Orgo LabC Notes - Laboratory C: Simple and Fractional...

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Laboratory C: Simple and Fractional Distillation Laboratory Techniques: Boiling stones p. 145-146 Heating mantles p. 150-155 Clamps and Clamping p. 156-165 Distillation p. 167-172,180-186 Theory of distillation p. 318-335 Gas Chromatography p. 254-263 Distillation is an incredibly useful technique for purifying compounds. While it has been used for thousands of years, it remains common. Oil refineries carry out massive distillations in which the components of crude oil are separated into many different products. In a distillation, a liquid is vaporized and then recondensed, which allows for the separation of two or more components on the basis of their boiling points. In this lab you will separate a mixture of cyclohexane and toluene by both simple and fractional distillation in order to help you understand the general distillation technique, and to help you better understand whether to use simple or fractional distillation in a given situation. In a fractional distillation, a column is inserted into the apparatus which allows for many more cycles of the liquid being vaporized and recondensed than in a simple distillation. Instead of using a very long column, we will be using a Vigreux column, shown to the left. The Vigreux column has many indentations which allow the vapor to recondense. While fractional distillation leads to better separation of compounds with boiling points relatively close together, it typically takes longer and frequently leads to a lower yield of distilled material. Please note that the book suggests that compounds with boiling point differences of 25 C or greater can be separated by simple distillation. In reality, it is often difficult to separate mixtures with boiling point differences less than 50 C by simple distillation, and fractional distillation is usually the better technique in these cases. This lab is designed to illustrate the difference in the separation obtained in a simple versus fractional distillation. You will distill the SAME 25 cyclohexane/toluene solution using each method so that you can see the difference. mL of We will be using gas chromatography (GC) to analyze the purity of the cyclohexane that we obtain in each distillation. Chromatography is a blanket term for techniques used to separate mixtures of compounds based on partitioning them between a stationary phase and a mobile phase. Chromatography can be used on an analytical scale to determine the identity of compounds in a mixture, and in some cases to determine concentrations of compounds that have been identified. The two instrumental chromatographic techniques are High Performance Liquid Chromatography (HPLC) and Gas Chromatography (GC). Gas chromatography is a very powerful separation technique – under optimal conditions it can resolve compounds with boiling point differences of a few degrees, which is better than any fractional distillation column. Therefore, we will be able to use this technique to determine the success of your separation of cyclohexane and toluene in both your simple and fractional distillations.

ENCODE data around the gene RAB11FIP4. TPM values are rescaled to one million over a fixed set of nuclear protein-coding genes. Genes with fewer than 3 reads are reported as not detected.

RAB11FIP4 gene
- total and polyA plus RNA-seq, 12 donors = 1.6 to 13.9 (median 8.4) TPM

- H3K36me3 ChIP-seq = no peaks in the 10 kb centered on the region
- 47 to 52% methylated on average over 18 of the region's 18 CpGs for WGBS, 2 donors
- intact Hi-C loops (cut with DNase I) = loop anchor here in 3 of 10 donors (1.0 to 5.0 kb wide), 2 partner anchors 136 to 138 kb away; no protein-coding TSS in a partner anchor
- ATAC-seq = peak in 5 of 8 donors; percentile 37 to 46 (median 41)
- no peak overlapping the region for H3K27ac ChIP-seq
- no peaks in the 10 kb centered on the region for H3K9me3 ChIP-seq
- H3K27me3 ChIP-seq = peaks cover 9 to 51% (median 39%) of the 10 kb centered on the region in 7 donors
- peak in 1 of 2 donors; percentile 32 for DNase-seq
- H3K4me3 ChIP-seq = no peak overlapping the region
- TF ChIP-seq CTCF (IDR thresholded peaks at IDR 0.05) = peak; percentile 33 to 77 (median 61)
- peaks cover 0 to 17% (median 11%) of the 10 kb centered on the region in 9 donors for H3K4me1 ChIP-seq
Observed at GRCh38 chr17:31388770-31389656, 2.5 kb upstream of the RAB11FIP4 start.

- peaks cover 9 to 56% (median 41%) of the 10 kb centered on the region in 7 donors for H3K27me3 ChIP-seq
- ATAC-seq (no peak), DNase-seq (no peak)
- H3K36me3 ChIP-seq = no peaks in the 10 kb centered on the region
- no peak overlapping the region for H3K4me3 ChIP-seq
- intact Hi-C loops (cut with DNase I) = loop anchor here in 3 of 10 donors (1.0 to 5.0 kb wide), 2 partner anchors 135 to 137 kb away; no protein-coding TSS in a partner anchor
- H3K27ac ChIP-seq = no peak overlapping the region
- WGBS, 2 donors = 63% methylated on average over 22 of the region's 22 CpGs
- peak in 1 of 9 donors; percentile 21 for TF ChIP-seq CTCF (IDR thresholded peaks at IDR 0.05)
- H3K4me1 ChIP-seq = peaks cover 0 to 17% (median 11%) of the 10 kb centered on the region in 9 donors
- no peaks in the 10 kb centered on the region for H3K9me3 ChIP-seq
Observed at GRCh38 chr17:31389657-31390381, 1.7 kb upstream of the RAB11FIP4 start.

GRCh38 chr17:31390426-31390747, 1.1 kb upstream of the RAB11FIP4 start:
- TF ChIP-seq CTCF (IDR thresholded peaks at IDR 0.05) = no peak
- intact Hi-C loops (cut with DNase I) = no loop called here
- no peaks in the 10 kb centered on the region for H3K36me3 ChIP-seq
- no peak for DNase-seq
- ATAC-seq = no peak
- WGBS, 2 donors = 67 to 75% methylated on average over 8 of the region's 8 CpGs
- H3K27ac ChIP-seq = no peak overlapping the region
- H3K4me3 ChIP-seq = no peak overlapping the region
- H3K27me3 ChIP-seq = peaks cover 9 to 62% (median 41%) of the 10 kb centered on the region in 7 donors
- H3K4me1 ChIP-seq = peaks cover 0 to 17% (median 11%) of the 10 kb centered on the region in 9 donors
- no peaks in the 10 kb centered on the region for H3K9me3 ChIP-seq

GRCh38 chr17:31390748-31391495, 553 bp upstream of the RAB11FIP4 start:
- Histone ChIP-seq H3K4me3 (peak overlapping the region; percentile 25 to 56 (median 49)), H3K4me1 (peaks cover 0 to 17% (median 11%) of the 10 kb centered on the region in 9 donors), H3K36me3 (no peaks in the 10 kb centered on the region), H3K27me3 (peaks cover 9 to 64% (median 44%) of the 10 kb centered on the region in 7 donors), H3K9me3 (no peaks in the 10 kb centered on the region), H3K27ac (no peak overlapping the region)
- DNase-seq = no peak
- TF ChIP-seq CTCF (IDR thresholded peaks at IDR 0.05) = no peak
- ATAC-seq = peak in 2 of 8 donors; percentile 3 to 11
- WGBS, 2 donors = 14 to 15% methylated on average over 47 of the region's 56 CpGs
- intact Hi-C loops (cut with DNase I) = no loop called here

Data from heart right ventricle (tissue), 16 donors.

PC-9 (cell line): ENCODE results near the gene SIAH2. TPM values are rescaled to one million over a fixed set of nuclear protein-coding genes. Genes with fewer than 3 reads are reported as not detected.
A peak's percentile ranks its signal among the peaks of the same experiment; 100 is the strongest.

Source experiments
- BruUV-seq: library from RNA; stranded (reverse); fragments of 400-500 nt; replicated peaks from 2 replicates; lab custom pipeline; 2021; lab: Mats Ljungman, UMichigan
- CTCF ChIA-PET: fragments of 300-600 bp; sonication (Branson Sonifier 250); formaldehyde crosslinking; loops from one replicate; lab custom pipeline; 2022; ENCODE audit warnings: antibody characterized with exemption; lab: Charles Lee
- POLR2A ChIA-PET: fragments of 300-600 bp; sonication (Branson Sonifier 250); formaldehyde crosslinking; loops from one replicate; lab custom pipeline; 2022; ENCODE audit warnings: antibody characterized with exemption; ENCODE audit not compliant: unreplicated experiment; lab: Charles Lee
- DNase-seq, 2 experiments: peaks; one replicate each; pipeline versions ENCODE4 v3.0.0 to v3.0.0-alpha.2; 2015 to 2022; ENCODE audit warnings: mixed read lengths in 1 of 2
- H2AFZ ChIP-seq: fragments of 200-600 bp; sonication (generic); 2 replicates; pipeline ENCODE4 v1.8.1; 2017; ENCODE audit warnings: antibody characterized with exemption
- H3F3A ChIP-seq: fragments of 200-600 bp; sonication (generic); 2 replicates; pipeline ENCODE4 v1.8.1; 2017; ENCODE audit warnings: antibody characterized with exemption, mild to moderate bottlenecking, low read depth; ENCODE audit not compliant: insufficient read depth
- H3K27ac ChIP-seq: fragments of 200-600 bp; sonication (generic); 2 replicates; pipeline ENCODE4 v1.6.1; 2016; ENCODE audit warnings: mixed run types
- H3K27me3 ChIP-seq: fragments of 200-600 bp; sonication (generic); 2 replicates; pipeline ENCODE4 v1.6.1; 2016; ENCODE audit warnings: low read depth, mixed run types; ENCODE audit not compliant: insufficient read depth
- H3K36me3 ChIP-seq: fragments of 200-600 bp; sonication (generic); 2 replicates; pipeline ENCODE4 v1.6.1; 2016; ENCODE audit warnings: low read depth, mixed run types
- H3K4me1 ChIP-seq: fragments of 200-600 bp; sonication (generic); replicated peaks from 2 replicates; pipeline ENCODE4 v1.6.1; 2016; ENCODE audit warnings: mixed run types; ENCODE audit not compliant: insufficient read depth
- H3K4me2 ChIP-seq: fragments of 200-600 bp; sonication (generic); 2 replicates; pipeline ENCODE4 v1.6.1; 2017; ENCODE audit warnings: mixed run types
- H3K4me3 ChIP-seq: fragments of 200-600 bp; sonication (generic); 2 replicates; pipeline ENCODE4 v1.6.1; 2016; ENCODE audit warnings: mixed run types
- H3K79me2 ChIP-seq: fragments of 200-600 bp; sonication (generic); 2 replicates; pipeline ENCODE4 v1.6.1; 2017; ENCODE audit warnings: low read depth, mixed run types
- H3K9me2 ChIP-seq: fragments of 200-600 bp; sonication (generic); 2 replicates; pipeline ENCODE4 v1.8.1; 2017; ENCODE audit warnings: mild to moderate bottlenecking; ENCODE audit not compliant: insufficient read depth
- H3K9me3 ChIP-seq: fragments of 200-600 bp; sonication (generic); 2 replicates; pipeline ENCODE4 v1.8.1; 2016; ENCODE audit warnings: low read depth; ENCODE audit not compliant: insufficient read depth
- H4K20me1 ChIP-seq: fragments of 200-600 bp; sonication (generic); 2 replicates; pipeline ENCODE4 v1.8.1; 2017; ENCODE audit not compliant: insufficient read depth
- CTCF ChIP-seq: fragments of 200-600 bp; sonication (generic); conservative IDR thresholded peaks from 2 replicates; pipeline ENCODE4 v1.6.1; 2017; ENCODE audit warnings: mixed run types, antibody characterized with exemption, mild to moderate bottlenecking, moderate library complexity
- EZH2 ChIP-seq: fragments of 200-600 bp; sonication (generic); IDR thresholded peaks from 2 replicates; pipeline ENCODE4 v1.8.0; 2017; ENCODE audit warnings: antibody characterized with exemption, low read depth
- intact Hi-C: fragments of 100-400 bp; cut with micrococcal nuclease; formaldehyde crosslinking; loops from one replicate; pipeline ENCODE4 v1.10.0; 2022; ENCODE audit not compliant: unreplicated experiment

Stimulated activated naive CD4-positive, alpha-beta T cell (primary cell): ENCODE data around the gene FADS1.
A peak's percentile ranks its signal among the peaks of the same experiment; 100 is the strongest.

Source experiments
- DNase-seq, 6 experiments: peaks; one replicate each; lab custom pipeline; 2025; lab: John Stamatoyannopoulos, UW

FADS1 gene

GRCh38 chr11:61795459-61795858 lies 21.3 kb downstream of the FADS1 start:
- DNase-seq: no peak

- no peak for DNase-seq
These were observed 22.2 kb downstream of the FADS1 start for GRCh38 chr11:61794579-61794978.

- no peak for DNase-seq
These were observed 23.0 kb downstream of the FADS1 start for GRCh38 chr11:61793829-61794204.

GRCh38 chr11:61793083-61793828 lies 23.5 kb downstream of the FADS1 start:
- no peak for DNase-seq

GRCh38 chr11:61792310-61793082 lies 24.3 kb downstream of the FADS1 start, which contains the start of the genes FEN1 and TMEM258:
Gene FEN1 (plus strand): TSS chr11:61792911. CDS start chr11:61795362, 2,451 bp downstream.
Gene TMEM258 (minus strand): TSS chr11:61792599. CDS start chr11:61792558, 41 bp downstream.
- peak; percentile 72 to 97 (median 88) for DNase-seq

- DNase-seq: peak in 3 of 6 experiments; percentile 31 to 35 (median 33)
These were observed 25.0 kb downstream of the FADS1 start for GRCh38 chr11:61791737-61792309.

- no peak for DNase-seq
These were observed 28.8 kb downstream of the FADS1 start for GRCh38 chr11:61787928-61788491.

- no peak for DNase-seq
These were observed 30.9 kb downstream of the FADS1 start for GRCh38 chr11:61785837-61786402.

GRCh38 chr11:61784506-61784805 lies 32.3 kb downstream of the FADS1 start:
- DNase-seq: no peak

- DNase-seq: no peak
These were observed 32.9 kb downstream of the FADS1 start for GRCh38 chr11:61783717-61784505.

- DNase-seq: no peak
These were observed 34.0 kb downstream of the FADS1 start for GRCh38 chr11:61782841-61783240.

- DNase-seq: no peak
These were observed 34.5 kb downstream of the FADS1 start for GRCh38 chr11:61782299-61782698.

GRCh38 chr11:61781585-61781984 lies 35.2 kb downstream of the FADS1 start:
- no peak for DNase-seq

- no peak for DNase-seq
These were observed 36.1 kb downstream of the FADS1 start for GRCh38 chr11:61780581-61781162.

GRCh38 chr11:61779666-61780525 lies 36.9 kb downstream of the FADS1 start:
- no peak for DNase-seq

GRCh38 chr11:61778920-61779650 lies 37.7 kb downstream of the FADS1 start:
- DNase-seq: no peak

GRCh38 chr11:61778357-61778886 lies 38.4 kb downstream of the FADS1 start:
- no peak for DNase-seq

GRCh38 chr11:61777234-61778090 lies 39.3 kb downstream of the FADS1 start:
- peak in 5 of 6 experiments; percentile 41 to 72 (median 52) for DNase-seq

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This note was uploaded on 03/24/2009 for the course CHEMISTRY 030.225 taught by Professor Janegreco during the Spring '09 term at Johns Hopkins.

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Orgo LabC Notes - Laboratory C: Simple and Fractional...

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